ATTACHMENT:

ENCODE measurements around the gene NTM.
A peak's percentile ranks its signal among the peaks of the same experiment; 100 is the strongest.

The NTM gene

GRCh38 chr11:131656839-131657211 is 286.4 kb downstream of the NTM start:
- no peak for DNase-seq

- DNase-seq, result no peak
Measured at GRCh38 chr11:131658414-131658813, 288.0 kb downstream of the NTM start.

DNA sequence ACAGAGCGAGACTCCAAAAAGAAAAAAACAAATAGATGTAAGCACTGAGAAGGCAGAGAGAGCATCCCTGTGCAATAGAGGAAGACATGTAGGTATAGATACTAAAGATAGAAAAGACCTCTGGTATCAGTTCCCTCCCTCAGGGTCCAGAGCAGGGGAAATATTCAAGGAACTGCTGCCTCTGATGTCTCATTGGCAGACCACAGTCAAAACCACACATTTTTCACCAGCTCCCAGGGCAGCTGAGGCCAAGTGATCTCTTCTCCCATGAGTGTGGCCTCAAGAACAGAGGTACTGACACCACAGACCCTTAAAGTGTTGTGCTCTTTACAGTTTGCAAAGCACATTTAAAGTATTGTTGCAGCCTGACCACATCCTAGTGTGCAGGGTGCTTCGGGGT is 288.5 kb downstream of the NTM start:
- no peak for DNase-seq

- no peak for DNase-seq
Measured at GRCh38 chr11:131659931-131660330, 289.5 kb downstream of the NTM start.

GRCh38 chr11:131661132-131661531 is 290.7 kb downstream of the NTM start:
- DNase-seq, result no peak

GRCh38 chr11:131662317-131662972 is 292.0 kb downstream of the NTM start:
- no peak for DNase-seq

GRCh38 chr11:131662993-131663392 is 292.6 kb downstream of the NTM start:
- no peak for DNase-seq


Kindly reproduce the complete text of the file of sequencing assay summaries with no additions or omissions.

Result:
ENCODE measurements around the gene NTM.
A peak's percentile ranks its signal among the peaks of the same experiment; 100 is the strongest.

The NTM gene

GRCh38 chr11:131656839-131657211 is 286.4 kb downstream of the NTM start:
- no peak for DNase-seq

- DNase-seq, result no peak
Measured at GRCh38 chr11:131658414-131658813, 288.0 kb downstream of the NTM start.

DNA sequence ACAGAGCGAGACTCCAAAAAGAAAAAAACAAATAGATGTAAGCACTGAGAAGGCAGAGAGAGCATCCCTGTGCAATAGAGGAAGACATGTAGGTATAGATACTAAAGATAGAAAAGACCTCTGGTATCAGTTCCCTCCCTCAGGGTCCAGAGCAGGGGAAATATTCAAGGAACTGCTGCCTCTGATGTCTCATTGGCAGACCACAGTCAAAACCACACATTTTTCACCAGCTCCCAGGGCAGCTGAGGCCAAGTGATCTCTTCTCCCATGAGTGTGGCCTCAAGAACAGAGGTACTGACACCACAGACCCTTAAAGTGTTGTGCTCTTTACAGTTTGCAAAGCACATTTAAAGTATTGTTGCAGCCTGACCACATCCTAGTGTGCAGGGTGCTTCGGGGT is 288.5 kb downstream of the NTM start:
- no peak for DNase-seq

- no peak for DNase-seq
Measured at GRCh38 chr11:131659931-131660330, 289.5 kb downstream of the NTM start.

GRCh38 chr11:131661132-131661531 is 290.7 kb downstream of the NTM start:
- DNase-seq, result no peak

GRCh38 chr11:131662317-131662972 is 292.0 kb downstream of the NTM start:
- no peak for DNase-seq

GRCh38 chr11:131662993-131663392 is 292.6 kb downstream of the NTM start:
- no peak for DNase-seq